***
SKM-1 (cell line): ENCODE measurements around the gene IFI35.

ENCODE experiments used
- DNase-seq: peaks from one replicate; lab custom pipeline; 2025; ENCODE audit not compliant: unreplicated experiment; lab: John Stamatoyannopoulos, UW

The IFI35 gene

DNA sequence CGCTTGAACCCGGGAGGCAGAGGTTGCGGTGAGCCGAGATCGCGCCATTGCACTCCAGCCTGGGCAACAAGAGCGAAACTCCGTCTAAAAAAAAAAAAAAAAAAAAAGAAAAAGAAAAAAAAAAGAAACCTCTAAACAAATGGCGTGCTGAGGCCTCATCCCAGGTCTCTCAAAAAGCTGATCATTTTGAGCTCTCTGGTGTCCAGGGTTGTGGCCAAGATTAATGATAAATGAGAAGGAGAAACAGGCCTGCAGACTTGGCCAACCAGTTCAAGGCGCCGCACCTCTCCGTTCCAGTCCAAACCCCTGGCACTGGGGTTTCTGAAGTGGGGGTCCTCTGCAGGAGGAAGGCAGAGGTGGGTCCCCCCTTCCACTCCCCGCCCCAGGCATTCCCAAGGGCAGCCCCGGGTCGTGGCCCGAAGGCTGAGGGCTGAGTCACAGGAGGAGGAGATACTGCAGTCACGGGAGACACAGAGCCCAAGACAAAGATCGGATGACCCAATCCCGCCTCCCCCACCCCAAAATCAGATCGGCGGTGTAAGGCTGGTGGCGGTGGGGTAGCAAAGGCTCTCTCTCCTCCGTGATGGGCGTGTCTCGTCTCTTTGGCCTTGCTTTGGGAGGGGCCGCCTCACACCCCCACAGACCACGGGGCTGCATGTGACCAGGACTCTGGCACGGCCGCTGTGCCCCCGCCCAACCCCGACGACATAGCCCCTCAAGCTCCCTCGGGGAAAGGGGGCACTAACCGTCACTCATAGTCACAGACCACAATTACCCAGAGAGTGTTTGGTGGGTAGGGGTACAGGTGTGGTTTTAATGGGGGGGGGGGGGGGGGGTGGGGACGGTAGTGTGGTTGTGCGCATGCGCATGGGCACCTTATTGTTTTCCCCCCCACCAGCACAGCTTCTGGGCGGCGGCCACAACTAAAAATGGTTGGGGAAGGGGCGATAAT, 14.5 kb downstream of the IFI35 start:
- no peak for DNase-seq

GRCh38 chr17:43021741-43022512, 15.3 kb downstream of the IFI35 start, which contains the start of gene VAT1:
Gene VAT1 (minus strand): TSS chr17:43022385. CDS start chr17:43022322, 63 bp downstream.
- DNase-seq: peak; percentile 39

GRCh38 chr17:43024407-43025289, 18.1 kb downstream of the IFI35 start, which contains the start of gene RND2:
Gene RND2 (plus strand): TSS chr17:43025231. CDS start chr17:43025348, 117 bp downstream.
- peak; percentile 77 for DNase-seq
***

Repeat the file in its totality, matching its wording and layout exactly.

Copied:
SKM-1 (cell line): ENCODE measurements around the gene IFI35.

ENCODE experiments used
- DNase-seq: peaks from one replicate; lab custom pipeline; 2025; ENCODE audit not compliant: unreplicated experiment; lab: John Stamatoyannopoulos, UW

The IFI35 gene

DNA sequence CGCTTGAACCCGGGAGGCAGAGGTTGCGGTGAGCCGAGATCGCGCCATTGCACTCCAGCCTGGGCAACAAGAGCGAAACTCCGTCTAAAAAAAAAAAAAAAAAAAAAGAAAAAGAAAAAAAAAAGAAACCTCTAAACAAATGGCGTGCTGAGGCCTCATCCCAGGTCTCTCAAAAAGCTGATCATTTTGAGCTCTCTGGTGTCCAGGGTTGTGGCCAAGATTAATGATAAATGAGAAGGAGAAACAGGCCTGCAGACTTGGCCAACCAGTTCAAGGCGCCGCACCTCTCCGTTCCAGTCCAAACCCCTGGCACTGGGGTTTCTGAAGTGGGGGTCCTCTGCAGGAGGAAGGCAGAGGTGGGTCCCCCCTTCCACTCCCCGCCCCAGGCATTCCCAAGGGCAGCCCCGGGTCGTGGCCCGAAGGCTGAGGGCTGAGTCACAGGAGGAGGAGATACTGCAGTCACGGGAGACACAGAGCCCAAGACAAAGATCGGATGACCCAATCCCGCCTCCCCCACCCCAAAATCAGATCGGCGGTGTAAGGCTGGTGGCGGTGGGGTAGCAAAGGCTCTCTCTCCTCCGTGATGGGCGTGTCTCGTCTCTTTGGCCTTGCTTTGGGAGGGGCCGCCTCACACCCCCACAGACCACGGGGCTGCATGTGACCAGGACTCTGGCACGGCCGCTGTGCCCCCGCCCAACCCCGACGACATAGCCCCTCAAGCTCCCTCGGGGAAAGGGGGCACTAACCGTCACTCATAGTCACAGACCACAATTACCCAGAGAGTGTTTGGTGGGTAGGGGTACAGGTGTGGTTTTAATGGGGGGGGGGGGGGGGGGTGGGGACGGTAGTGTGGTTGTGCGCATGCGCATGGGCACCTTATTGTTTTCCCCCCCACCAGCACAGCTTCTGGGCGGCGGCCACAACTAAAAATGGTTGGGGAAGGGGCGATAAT, 14.5 kb downstream of the IFI35 start:
- no peak for DNase-seq

GRCh38 chr17:43021741-43022512, 15.3 kb downstream of the IFI35 start, which contains the start of gene VAT1:
Gene VAT1 (minus strand): TSS chr17:43022385. CDS start chr17:43022322, 63 bp downstream.
- DNase-seq: peak; percentile 39

GRCh38 chr17:43024407-43025289, 18.1 kb downstream of the IFI35 start, which contains the start of gene RND2:
Gene RND2 (plus strand): TSS chr17:43025231. CDS start chr17:43025348, 117 bp downstream.
- peak; percentile 77 for DNase-seq